originally I argued that in many ways people were not so different (by that I more or less meant "morally better") than they are today. I have put quite a bit of thought into this, and using exaples I intend to show that there was some serious human corruption and evil in the early part of the century I alluded to. Since I mentioned both the Great Depression and Prohibition, I'll focus more or less on the period from 1917 to 1941.
First off, I'll admit that some things were clearly better. Many more people could leave their homes unlocked, for example, and certain sorts of crime were less common. I suspect that far fewer children were born out of wedlock.
On the other hand, if a woman was raped, she would probably not report it. Being raped could destroy a woman's reputation, and in "his word against hers" situations the woman would probably be condemed as a spurned and vindictive liar, or someone who "asked for it."
If a man beat his wife, well, her options were often very limited. Society did not generally support women leaving their husbands, and if she did she might well be judged an unfit mother. Divorce was more common by the 1920s than it had been previously, but there was still great social disapproval toward anyone who chose to end their marriage, even if it was a horrible one. If I was well versed in the history of marriage or the history of the family, I suspect that I could describe much worse.
If you were not white, there was tremendous predjudice. The Ku Klux Klan was huge in the 1920s, and 40,000 of them marched on Washington. Klan membership was not just a southern or rural oddity, but the group had a very large membership in midwestern and even eastern cities. Southern California also had a strong Klan presence.
Lynching was common, and at certain points an average of two blacks or more were hanged every week. Those of Native American, Mexican, Asian and other non European ancestry also suffered under exclusionary laws. Some could not become citizens, some could not own land, most could not legally marry whites. Most could live in highly segregated areas. Violence and predjudice against non-whites was very common. Most non-Whites could never hope to attend a university, since many would not admit them. Higher education was also far beyond the means of most Whites, but non-Whites had far more limited opportunities.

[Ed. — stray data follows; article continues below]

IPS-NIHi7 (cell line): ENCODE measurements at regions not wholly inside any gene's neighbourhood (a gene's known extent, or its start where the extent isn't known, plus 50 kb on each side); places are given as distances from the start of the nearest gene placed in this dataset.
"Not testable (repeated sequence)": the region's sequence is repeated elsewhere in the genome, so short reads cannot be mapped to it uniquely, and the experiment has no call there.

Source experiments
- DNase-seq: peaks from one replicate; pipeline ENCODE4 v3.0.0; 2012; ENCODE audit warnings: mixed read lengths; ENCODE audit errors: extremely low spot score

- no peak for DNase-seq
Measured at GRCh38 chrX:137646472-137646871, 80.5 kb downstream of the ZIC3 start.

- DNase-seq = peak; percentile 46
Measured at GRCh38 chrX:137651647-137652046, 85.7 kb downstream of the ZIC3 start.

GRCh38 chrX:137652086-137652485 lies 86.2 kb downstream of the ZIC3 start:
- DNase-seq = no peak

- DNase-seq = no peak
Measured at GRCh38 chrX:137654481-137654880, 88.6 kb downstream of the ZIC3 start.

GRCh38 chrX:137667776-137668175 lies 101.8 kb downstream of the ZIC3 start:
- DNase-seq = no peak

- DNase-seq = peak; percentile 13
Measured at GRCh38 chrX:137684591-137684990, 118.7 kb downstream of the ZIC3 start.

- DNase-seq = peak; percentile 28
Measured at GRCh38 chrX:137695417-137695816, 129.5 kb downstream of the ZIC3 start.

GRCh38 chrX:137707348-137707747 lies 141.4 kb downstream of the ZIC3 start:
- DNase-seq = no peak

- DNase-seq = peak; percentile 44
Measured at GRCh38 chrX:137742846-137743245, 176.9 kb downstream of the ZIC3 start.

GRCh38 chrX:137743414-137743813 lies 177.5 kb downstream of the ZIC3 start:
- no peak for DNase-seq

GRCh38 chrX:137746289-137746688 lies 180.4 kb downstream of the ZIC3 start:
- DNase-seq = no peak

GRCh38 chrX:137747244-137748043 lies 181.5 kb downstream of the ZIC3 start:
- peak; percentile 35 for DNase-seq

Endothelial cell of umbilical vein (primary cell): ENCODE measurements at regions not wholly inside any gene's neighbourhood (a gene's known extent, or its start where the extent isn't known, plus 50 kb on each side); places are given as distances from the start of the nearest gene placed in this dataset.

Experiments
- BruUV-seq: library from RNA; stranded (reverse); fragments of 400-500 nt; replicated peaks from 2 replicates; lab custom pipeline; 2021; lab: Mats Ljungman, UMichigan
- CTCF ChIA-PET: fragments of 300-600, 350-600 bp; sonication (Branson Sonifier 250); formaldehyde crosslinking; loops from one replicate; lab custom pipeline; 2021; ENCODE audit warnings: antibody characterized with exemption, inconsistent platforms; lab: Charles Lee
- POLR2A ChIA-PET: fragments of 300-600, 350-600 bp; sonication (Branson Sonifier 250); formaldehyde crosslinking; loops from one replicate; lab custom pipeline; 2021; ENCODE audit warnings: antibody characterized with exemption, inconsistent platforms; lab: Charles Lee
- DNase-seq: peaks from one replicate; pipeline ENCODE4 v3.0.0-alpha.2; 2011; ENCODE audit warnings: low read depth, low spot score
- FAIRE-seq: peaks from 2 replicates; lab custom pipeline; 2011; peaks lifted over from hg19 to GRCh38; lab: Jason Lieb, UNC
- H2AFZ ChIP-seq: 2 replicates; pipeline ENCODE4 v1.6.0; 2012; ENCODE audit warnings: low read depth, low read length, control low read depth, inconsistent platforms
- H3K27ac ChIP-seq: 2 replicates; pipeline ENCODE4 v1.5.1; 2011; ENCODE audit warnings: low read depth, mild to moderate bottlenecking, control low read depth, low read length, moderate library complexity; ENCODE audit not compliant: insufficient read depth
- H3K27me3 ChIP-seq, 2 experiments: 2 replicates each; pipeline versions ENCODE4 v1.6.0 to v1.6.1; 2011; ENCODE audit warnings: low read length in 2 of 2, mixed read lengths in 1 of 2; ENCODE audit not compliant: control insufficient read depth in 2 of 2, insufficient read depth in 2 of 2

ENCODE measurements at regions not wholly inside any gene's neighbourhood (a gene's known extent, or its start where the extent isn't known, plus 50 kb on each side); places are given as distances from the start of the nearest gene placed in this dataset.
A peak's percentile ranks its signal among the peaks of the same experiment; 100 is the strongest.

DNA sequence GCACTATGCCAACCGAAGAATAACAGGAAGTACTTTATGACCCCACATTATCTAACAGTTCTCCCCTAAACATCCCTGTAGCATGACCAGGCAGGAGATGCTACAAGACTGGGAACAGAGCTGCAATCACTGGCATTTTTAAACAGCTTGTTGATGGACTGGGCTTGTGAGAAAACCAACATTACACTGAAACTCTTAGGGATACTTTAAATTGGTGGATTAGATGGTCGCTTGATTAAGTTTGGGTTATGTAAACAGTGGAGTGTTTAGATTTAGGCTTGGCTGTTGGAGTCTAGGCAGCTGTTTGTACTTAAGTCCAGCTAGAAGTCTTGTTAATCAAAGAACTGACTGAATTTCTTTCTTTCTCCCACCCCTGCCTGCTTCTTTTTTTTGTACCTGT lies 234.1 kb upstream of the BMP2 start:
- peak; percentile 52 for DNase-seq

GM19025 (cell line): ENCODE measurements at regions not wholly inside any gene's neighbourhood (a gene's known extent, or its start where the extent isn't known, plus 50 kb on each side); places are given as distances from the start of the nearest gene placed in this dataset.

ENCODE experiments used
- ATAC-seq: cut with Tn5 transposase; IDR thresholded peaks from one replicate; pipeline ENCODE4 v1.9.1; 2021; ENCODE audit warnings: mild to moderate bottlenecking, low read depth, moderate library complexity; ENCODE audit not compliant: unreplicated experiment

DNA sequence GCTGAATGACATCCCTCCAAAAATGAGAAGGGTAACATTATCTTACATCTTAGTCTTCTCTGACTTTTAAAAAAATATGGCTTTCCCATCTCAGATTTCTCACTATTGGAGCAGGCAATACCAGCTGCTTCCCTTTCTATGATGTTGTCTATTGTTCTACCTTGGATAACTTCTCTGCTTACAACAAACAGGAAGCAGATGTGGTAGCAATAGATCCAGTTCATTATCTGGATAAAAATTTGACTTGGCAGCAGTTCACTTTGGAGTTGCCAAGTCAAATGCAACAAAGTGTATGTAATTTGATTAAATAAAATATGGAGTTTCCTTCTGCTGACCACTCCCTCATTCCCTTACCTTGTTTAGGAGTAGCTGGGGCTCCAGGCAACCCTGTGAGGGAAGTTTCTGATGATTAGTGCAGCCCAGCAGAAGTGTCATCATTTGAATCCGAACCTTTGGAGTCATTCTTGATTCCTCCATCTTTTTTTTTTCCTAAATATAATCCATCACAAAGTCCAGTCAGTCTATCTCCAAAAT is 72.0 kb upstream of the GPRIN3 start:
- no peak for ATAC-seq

Even some Whites suffered predjudice. If you were Catholic you were still subject to considerable discrimination, and if you were Jewish it was even worse. To a lesser degree predjudice by one protestant group toward another was one of the other ugly aspects of the period.
Hate in various other very strong forms were not uncommon, and the radio priest Father Coughlin who railed against Jews and others had a huge following during the 1930s. There was also substantial membership in (forgive my lack of details here) one or more groups modeled on European fascist parties. Henry Ford, a rabid anti-semite, championed the Protocals of the Elders of Zion, a forged publication purporting to describe a massive Jewish conspiracy. Other national leaders admired Hitler (at least prior to December of 1941), and spoke highly of his regime.
I could elaborate on the impact of Prohibition, such as the fact that it caused a huge illegal trade and led to the consolidation of organized crime under the Italians (with some Jewish allies). The mobs became incredibly powerful and violent, and there were many terrible reprecusions. Corruption, an increased lack of respect for the law, drive-by shootings, and a host of other problems also sprang from the illegal alcohol trade.
Topic change -- As for recent apparent drops in crime rates, I can only speculate. Demographics plays a big part (aging population) I suspect. Concealed carry laws. Three strikes and other mandatory imprisonment laws. Better security systems. Less reporting of the crimes that actually happen. Possible better economic times (though I have yet to see supporting data and have seen the Great Depression counter example). Pick some combination of these, or others that I left out. I have no strong opinion here, except for the demographics one.
Allan M: If you think that cities are sewer pits now, you should read up on what they were like during the last few decades of the nineteenth century.